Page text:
At the first-ever Toronto Association of Business Improvement Area’s Recognition Awards, local BIAs picked up a whopping seven awards for their efforts in categories as diverse as Heritage, Streetscape and Decorative Lighting.
The Advocacy award was shared by five BIAs on St. Clair Avenue for their work on keeping the street a vital shopping hub during the construction of the St. Clair streetcar right-of-way.
Besides the ‘Shop on St. Clair’ campaign, which encouraged those who frequented businesses along the strip to come and spend their money in spite of the construction, the BIAs dealt with the city, bringing the concerns of their members directly to those in charge.
With the construction over, a problem with on-street parking still remains according to the vice-chair of Regal Heights BIA Tony Bolla. He says his group will continue to work to improve the parking situation, which he says is important to attract customers to his members’ stores.
Bloorcourt Village Business Improvement Area won first place in the Streetscape Master Plan category for a plan to renovate the streetscape of Bloor Street West between Dufferin and Christie streets.
This plan includes upgrading benches and sidewalks, building new parkettes on street corners, and allocating streets for special events.
Bloorcourt BIA’s coordinator, Simone Weir, says the community has been extremely supportive of the plan.
“It is actually a concern of theirs that they have voiced to us on more than one occasion,” says Weir. “That they would like to see more trees or they would like to see the area a bit more visually stimulating and not so much concrete.”
While some small changes have been made, such as trash receptacles being changed, the full plan will be a work in progress for the next decade.
Another streetscape improvement award, this time in the Creative Solutions category, was given to the Bloor Yorkville BIA. They won for getting businesses in the area to raise around $20 million for the Bloor Street transformation project.
The project involved widening the granite sidewalks, planting of over 130 London plain trees, installing new bike rings, granite benches and a seasonal flower display, says Bloor Yorkville’s executive director Briar de Lange.
Construction began summer 2008 and finished in fall 2010, but the idea for the project began in the late ’90s after the city told the BIAs they were going to have to rip up the roads to replace the corroding water system.
“It would be very disruptive if you were trying to run a commercial and retail business,” says de Lange. “So the idea went from there to say that if we are going to put ourselves through all this, let’s make something better out of it and make the streetscape a lot nicer than what you would find elsewhere as a city standard.”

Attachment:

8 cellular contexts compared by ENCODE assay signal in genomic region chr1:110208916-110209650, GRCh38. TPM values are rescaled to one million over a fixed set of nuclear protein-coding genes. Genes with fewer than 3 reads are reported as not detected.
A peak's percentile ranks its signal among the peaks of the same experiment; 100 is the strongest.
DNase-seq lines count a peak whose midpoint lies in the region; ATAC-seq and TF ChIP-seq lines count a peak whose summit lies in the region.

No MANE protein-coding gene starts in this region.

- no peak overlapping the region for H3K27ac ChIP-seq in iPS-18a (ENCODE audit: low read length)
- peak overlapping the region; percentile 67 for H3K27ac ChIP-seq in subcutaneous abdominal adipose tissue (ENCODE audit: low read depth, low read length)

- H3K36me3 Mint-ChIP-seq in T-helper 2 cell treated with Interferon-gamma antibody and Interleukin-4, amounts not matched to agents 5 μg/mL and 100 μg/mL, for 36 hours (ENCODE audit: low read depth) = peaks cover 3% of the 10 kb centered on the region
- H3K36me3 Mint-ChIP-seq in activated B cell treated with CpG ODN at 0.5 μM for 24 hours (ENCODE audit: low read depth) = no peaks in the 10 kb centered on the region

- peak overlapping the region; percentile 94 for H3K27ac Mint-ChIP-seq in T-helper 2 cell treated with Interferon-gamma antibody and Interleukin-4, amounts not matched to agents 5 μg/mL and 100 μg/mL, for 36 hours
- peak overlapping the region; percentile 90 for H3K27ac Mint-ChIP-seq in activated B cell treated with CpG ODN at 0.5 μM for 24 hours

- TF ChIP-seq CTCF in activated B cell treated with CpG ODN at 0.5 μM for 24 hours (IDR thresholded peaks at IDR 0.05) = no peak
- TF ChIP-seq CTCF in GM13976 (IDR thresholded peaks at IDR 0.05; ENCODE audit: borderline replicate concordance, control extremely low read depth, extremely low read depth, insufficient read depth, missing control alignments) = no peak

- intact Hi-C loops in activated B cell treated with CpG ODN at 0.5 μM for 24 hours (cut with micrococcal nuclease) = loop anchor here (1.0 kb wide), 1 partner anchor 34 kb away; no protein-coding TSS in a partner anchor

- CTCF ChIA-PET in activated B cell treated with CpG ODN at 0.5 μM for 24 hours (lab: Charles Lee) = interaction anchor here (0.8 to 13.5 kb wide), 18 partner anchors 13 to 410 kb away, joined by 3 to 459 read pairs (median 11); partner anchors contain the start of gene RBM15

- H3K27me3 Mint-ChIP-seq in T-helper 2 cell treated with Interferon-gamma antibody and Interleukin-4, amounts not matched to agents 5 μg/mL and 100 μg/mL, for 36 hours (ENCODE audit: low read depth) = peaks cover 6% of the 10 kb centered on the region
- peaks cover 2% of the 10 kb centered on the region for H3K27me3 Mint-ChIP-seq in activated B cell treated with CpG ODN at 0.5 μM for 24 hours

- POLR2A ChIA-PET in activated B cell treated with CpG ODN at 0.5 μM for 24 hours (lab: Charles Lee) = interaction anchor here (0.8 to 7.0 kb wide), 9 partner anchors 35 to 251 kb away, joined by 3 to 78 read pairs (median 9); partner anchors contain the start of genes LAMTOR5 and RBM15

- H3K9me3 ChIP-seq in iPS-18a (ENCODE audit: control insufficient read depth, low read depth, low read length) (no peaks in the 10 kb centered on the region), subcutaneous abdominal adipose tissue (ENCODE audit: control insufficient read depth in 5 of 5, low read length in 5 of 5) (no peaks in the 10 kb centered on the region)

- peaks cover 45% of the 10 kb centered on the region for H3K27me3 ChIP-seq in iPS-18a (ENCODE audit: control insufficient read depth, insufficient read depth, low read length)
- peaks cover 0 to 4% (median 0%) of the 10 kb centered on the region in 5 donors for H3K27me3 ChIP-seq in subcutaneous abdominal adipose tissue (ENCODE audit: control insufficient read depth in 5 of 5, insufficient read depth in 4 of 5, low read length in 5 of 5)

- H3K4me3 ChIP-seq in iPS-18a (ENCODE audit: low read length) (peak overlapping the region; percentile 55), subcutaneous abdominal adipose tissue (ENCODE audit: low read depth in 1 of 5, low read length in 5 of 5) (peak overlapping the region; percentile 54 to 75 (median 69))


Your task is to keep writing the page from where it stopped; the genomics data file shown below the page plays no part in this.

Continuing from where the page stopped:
According to de Lange, businesses in the area have reported an increase of 15 percent in sales, and the feedback they have received so far has been positive for the most part.
The Forest Hill BIA took third in the Outstanding Capital Streetscape Improvement category for its work in helping to renovate Montclair Parkette.
Thanks to the renovation project, the park now has lots of new lighting, a snakelike path bordered by rock walls and a bench along the wall, more plants and a new irrigation system.
“It went from just a typical grassy spot into something that is more of a welcoming community space,” says the BIA’s coordinator Yvonne Bambrick. “The Montclair Parkette is the south end gateway and then there is Suydam Park, which is the gateway at the north end and that is next on the list for improvement.”
And on the topic of gateways, the Gateway award was won by the Eglinton Way BIA, for the concrete structure bearing the group’s logo located on the southeast corner of Eglinton Avenue and Chaplin Crescent.
Eglinton Way’s chair, Maureen Sirouis, said the purpose of the gateway was to define the neighbourhood.
“(It defines) that you are entering the Eglinton Way, when you’re driving east on Eglinton,” says Sirouis. “It’s to tell people that they are in this district.”
For the Decorative Lighting award, Koreatown BIA came first place for their Tiger Light, which is displayed on the corner of Bloor Street West and Christie Street.
The Tiger Light, as its name suggests, is a tiger with approximately 22 thousand lights inside it, flashing out.
The chair of Koreatown BIA, Joseph Kang, says the idea for the light came about with the birth of his organization. The tiger was chosen because it is the national animal for both North and South Korea.
Kang adds everyone in the community loves the light.
“We have different ideas every year,” says Kang. “Last year we had laser lights that were pointing at the trees and it looked like the branches were moving.”
Finally there’s the Paul Oberman Heritage award, which was created by the Toronto Association of Business Improvement Areas to honour Oberman’s memory after his death in May of this year.
Oberman, a real estate developer, was known for his dedication to keeping heritage buildings intact and also for renovations of decrepit buildings, including the North Toronto Train Station, which he turned into the Summerhill LCBO.
The award was given to Rosedale Mainstreet BIA, as Oberman did an extensive amount of heritage work in the area.
Oberman is remembered as a visionary and a teacher by Rosedale Mainstreet’s chair Marissa Agueci.
“If you looked at the train station when it started you would have said it’s a dump and nobody is going to buy it,” says Agueci. “Well he was able to make something out of nothing, and I think that’s the whole thing — that he had vision.”
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